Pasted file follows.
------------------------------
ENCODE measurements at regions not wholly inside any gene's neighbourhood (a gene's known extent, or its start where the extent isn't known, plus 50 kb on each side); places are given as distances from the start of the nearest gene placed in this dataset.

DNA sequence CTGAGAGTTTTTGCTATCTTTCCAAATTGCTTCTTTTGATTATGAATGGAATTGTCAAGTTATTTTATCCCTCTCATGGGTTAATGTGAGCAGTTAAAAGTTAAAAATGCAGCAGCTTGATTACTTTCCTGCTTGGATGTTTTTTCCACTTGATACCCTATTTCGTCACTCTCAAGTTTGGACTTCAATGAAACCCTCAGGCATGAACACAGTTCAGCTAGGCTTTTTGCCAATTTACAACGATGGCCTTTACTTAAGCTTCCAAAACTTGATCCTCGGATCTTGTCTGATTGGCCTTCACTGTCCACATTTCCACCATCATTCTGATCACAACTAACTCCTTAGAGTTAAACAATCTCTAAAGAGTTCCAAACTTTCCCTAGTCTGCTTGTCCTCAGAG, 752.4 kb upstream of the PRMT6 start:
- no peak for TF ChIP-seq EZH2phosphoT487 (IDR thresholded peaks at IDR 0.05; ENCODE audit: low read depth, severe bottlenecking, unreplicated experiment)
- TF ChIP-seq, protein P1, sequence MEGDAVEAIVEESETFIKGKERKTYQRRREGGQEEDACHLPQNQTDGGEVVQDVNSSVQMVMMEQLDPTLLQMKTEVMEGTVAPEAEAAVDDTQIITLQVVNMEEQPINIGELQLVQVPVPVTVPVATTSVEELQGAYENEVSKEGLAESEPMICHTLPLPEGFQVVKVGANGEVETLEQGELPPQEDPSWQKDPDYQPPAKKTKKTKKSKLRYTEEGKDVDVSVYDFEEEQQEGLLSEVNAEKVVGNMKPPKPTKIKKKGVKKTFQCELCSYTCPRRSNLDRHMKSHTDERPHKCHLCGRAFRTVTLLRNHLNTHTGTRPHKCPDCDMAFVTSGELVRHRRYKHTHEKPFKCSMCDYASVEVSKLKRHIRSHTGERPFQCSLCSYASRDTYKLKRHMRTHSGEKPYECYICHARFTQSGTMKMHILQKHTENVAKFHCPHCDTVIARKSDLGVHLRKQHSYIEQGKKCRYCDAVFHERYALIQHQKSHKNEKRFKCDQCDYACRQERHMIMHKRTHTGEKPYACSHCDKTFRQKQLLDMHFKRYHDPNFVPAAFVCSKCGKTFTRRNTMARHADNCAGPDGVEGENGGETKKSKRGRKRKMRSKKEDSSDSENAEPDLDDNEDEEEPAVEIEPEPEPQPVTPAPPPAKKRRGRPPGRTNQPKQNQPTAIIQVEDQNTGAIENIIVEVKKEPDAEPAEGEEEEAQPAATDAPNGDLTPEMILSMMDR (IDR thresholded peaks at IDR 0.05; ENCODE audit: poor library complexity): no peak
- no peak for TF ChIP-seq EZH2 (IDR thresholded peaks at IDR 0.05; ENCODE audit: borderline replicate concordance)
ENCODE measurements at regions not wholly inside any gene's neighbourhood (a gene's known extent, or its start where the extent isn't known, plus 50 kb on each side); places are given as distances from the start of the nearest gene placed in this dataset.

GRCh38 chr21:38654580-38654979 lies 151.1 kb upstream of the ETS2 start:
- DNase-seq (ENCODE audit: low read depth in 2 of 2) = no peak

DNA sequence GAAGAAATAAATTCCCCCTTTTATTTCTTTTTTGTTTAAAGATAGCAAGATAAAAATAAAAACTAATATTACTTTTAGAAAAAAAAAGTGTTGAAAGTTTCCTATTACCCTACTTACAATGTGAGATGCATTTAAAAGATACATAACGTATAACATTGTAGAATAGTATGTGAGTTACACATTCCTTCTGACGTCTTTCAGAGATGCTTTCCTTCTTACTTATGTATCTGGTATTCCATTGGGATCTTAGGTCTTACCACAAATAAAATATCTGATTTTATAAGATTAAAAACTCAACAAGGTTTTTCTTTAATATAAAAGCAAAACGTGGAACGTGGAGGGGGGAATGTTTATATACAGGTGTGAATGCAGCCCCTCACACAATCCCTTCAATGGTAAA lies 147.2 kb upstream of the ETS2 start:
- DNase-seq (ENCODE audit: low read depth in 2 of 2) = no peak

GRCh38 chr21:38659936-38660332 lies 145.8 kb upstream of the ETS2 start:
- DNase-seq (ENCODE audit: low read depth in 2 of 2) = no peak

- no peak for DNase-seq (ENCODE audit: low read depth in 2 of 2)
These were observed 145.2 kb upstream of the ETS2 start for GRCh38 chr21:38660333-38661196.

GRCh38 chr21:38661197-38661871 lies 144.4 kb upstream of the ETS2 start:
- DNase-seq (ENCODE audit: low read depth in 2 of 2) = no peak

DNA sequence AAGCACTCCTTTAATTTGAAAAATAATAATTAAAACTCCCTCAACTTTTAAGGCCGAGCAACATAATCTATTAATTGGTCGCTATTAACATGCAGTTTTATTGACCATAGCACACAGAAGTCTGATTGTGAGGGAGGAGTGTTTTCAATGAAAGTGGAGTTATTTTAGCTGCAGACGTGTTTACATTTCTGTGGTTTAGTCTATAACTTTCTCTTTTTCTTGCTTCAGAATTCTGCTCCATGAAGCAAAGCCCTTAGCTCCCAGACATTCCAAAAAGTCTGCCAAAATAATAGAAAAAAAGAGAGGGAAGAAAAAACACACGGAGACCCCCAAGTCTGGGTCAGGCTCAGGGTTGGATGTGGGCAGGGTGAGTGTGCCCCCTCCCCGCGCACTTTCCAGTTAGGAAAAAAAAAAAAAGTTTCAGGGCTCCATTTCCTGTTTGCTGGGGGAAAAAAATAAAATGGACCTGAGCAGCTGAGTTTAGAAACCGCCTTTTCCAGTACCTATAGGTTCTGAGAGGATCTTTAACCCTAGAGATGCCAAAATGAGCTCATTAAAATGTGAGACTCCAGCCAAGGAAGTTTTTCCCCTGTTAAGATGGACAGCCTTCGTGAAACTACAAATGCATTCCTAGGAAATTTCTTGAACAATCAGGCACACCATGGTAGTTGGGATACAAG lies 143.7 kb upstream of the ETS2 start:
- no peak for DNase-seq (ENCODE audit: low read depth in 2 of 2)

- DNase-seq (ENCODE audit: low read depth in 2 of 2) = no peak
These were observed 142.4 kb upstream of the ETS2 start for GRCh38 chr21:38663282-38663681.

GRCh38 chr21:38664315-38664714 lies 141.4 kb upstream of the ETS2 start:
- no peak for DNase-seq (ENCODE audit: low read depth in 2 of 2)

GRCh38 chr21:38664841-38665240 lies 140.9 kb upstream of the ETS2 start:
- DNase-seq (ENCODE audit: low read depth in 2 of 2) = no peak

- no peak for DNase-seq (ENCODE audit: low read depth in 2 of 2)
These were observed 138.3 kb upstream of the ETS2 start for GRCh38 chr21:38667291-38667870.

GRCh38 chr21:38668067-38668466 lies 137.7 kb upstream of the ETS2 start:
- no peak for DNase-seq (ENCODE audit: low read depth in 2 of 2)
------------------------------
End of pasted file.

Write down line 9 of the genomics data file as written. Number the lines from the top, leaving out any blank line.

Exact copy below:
DNA sequence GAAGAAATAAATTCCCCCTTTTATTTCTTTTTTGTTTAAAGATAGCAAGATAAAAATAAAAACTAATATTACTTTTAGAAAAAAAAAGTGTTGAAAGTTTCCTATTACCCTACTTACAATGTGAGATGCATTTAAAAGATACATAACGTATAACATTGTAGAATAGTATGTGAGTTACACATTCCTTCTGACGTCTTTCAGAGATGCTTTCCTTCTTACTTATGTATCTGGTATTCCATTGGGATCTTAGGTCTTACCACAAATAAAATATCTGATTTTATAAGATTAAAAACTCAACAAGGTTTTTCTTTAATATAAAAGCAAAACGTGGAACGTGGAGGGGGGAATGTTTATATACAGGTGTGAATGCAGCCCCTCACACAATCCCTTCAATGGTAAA lies 147.2 kb upstream of the ETS2 start: